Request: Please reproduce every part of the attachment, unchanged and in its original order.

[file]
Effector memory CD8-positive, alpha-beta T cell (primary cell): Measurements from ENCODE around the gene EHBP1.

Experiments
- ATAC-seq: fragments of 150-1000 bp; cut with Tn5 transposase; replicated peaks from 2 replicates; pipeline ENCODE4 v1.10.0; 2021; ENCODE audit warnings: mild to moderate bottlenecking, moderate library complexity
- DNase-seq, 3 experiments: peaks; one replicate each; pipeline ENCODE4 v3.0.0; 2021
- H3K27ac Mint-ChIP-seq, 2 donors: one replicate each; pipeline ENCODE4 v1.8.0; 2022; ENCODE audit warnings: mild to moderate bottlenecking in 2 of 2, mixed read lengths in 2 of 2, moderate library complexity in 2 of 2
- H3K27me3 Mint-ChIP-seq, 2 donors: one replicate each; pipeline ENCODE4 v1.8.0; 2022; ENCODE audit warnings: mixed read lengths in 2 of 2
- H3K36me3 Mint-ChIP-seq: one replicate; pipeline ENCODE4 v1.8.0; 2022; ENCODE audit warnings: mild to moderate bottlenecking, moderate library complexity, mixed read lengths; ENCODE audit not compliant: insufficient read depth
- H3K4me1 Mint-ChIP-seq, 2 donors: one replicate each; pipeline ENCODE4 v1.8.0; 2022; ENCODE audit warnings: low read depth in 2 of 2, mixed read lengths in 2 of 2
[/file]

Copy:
Effector memory CD8-positive, alpha-beta T cell (primary cell): Measurements from ENCODE around the gene EHBP1.

Experiments
- ATAC-seq: fragments of 150-1000 bp; cut with Tn5 transposase; replicated peaks from 2 replicates; pipeline ENCODE4 v1.10.0; 2021; ENCODE audit warnings: mild to moderate bottlenecking, moderate library complexity
- DNase-seq, 3 experiments: peaks; one replicate each; pipeline ENCODE4 v3.0.0; 2021
- H3K27ac Mint-ChIP-seq, 2 donors: one replicate each; pipeline ENCODE4 v1.8.0; 2022; ENCODE audit warnings: mild to moderate bottlenecking in 2 of 2, mixed read lengths in 2 of 2, moderate library complexity in 2 of 2
- H3K27me3 Mint-ChIP-seq, 2 donors: one replicate each; pipeline ENCODE4 v1.8.0; 2022; ENCODE audit warnings: mixed read lengths in 2 of 2
- H3K36me3 Mint-ChIP-seq: one replicate; pipeline ENCODE4 v1.8.0; 2022; ENCODE audit warnings: mild to moderate bottlenecking, moderate library complexity, mixed read lengths; ENCODE audit not compliant: insufficient read depth
- H3K4me1 Mint-ChIP-seq, 2 donors: one replicate each; pipeline ENCODE4 v1.8.0; 2022; ENCODE audit warnings: low read depth in 2 of 2, mixed read lengths in 2 of 2